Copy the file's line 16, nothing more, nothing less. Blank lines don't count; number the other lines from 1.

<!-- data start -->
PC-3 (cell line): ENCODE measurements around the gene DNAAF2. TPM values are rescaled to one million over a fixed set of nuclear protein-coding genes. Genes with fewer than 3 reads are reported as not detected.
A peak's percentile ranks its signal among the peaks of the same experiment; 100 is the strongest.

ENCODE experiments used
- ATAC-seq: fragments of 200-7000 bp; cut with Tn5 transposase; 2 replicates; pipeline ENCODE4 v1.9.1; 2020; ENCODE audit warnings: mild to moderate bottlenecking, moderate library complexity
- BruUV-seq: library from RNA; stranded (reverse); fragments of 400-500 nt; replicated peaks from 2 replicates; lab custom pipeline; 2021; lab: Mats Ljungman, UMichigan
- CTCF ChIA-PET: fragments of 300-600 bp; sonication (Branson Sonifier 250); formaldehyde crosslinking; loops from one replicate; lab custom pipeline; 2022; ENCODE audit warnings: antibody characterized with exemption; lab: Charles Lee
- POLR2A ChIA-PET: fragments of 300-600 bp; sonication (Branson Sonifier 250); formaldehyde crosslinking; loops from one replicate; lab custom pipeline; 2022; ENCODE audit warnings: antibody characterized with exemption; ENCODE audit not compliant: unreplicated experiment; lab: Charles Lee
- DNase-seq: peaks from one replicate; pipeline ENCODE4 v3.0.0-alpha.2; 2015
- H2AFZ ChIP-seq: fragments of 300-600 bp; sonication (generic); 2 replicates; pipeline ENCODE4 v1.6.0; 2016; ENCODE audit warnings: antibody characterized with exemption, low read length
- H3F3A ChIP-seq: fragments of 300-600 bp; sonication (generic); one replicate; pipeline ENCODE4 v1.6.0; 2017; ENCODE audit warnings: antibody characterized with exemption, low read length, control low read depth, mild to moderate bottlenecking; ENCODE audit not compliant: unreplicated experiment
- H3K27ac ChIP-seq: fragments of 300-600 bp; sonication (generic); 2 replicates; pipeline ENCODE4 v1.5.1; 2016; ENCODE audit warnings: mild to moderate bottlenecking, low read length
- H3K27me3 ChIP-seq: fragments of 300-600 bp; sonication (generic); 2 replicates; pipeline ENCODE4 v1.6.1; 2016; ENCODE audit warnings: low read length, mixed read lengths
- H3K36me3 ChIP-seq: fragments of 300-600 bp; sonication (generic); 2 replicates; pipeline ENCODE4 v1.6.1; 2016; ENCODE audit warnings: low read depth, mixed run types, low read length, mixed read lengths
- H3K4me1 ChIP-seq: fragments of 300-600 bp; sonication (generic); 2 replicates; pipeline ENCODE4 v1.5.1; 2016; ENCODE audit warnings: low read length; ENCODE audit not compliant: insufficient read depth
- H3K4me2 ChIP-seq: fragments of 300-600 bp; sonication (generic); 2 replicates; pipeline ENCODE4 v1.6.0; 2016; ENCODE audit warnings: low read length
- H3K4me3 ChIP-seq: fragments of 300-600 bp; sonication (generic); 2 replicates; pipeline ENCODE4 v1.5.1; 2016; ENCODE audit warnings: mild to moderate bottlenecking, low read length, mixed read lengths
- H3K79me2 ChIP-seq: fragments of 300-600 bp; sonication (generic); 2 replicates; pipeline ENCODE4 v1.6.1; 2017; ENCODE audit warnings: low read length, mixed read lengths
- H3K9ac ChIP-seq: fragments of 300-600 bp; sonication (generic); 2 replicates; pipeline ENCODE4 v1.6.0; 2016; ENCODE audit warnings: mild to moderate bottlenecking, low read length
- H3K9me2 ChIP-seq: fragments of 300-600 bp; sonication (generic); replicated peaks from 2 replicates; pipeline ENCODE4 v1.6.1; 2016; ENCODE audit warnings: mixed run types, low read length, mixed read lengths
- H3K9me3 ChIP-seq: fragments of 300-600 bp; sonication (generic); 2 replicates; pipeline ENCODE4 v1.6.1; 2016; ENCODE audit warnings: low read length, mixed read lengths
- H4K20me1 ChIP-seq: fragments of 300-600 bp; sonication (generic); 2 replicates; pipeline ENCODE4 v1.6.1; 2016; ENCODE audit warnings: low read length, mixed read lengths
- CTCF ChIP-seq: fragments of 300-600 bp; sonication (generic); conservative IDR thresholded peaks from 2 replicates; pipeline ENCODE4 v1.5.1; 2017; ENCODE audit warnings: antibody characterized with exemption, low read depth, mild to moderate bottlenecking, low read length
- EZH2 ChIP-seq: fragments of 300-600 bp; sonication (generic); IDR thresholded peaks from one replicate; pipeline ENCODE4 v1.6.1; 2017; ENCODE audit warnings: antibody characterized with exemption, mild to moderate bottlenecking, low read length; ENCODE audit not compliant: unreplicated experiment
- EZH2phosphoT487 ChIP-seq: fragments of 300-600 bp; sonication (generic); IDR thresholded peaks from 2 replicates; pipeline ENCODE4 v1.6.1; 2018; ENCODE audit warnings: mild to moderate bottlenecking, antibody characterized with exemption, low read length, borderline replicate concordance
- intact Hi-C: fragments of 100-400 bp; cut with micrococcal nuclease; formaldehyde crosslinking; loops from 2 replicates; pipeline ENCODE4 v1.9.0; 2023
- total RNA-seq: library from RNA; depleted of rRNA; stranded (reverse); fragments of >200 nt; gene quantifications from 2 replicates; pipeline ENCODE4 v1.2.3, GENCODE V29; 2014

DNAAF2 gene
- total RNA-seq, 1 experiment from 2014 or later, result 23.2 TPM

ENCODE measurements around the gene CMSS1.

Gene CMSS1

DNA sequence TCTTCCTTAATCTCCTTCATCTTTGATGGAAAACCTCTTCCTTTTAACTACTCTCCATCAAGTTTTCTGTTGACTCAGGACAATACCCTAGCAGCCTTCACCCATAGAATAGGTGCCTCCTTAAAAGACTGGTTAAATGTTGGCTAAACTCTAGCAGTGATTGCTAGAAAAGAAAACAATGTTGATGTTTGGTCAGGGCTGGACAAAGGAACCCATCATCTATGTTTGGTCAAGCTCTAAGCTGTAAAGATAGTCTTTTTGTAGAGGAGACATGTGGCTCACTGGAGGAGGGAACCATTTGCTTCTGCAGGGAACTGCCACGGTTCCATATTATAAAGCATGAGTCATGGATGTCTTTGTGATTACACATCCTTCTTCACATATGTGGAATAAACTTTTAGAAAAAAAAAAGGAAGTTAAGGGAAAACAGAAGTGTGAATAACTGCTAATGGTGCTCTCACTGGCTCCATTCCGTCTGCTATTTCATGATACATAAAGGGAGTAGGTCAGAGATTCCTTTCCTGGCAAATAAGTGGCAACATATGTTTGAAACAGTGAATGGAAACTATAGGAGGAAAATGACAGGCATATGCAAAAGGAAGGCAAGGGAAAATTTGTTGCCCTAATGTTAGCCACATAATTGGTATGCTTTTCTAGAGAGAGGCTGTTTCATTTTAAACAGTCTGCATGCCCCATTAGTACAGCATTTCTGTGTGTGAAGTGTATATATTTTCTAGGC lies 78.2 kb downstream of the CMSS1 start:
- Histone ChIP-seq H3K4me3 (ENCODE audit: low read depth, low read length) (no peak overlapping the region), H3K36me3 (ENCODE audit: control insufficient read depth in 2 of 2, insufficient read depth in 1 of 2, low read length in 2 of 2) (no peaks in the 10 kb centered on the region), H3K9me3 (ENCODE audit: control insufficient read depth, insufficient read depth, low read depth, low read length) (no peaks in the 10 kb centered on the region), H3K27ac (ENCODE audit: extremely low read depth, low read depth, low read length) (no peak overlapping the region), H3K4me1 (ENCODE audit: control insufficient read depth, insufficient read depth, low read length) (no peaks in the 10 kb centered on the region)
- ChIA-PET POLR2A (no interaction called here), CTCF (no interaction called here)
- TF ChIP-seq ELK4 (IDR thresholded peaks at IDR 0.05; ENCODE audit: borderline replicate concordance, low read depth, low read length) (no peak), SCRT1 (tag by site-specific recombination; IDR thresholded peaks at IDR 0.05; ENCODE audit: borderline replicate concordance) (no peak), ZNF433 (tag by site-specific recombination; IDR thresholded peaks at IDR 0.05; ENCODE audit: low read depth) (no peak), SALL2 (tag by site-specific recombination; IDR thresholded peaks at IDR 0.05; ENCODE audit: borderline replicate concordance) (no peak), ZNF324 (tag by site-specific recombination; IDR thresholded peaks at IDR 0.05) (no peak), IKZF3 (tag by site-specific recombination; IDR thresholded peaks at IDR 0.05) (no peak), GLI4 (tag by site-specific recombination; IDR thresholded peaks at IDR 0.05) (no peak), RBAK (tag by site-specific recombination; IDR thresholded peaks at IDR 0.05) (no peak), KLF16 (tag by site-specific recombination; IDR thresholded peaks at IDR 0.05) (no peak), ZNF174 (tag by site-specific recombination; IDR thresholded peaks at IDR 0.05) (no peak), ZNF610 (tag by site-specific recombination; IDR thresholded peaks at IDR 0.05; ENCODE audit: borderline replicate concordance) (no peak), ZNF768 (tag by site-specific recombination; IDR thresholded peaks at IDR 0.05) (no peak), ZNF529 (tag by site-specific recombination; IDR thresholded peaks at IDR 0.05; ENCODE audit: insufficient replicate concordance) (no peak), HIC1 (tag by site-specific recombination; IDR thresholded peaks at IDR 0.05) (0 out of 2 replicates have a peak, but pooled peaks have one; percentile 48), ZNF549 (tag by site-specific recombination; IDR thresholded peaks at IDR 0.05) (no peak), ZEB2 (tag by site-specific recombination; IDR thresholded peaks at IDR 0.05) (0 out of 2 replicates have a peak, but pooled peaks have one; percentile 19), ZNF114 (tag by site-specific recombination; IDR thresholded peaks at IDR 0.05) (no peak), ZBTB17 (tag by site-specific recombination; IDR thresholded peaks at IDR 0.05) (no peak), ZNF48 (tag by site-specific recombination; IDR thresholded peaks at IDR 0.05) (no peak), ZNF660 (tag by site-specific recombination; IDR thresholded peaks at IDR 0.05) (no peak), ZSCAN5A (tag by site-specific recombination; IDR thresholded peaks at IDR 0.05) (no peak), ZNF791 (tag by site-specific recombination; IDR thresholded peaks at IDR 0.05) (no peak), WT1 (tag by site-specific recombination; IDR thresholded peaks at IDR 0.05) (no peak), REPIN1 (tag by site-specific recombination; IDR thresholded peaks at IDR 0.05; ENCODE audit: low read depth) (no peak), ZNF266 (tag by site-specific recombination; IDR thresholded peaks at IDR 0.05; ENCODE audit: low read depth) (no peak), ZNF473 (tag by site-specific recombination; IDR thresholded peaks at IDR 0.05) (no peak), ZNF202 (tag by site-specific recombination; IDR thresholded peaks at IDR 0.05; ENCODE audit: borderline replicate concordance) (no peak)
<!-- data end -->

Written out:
- H3K4me3 ChIP-seq: fragments of 300-600 bp; sonication (generic); 2 replicates; pipeline ENCODE4 v1.5.1; 2016; ENCODE audit warnings: mild to moderate bottlenecking, low read length, mixed read lengths